In what I am tempted to say may be the stupidest news I've read all morning (give me an hour, though, I just grabbed my coffee), the US Army's Special Operations Command is allegedly dumping its current Nett Warrior embedded tactical smartphone solution - a 4-year-old Galaxy Note II - for an iPhone 6S. Because, and I quote DoDBuzz's source here, the iPhone is "faster; smoother. Android freezes up." Wait, you're telling me a smartphone that's four years old trying to run a specialized government app isn't very fast or stable? I am shocked, sir - simply taken aback!
This staggering conclusion has led the US Army Special Forces to decide that, after testing those same applications on an iPhone 6S - a phone benefitting from four years of technological advancement over its replacement - iPhones are simply better. Read More
Introduced with the iPhone 6s and 6s Plus, Live Photos was a new iOS feature that created a more dynamic photo experience. Instead of being limited to the single shot that users see when they press the shutter button, the camera would capture several shots around that moment, allowing you to move a few seconds or milliseconds and choose a better timed picture. Another benefit was the creation of a small stop-motion or gif-like animation of the different photos, to capture the breadth of the moment instead of fixing one frame in time.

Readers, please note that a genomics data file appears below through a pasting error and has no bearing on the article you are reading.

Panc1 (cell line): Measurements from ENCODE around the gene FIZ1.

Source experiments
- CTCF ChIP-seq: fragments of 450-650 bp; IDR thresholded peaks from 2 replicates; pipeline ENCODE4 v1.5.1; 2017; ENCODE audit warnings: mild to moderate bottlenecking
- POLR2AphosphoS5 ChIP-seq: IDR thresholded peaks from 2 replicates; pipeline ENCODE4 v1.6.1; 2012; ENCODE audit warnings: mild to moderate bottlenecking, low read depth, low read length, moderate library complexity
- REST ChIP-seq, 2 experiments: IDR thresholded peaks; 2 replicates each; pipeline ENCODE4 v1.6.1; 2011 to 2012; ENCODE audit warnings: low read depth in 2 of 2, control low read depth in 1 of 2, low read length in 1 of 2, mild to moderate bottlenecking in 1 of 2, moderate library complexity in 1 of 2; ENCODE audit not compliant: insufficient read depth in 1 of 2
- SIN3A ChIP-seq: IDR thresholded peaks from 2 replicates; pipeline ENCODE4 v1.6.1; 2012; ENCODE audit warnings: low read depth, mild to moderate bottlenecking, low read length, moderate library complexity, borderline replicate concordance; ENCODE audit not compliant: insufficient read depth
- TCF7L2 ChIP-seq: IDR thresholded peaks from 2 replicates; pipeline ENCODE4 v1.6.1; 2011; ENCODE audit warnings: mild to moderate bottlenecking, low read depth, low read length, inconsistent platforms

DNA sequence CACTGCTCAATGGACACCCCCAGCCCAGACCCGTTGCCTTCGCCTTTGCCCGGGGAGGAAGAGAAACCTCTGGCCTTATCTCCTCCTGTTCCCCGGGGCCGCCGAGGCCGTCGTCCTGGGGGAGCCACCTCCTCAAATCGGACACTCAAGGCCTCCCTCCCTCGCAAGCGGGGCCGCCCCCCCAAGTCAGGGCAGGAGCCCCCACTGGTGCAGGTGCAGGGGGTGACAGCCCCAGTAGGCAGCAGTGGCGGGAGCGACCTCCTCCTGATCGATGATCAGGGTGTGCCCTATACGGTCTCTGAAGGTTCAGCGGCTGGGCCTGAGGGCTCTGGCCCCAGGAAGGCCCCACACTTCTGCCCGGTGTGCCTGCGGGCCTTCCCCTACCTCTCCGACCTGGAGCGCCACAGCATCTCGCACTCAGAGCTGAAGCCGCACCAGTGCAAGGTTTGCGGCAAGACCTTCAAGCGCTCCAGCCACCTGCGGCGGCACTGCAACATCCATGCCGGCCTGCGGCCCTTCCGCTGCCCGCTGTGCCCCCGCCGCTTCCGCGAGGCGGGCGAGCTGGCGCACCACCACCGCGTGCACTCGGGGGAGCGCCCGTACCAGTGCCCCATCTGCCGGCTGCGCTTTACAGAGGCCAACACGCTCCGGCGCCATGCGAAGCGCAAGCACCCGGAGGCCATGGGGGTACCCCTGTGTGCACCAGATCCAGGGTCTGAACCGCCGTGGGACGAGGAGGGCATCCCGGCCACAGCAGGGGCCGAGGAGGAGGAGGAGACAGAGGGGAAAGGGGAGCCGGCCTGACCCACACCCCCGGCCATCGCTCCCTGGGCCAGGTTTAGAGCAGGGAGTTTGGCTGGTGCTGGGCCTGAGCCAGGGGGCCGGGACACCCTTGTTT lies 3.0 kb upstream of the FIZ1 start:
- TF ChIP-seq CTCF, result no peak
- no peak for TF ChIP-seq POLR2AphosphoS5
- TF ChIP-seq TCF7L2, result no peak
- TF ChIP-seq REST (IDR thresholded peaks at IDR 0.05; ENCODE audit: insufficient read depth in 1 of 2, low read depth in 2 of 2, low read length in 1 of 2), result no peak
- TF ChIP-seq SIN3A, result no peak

I liked the Live Photos idea and was certain that some enterprising Android developers would soon bring it to their third-party camera app. Read More
The highlight feature of the iPhone 6s and 6s Plus is something called "3D Touch" — a way of interacting with the phone by pressing harder on the screen than you regularly would. This is not to be confused with "Force Touch," Read More
which is exactly the same thing but on the Apple Watch instead. (One of our readers pointed out that there is a slight difference: 3D Touch has a few more levels of pressure sensitivity than Force Touch.)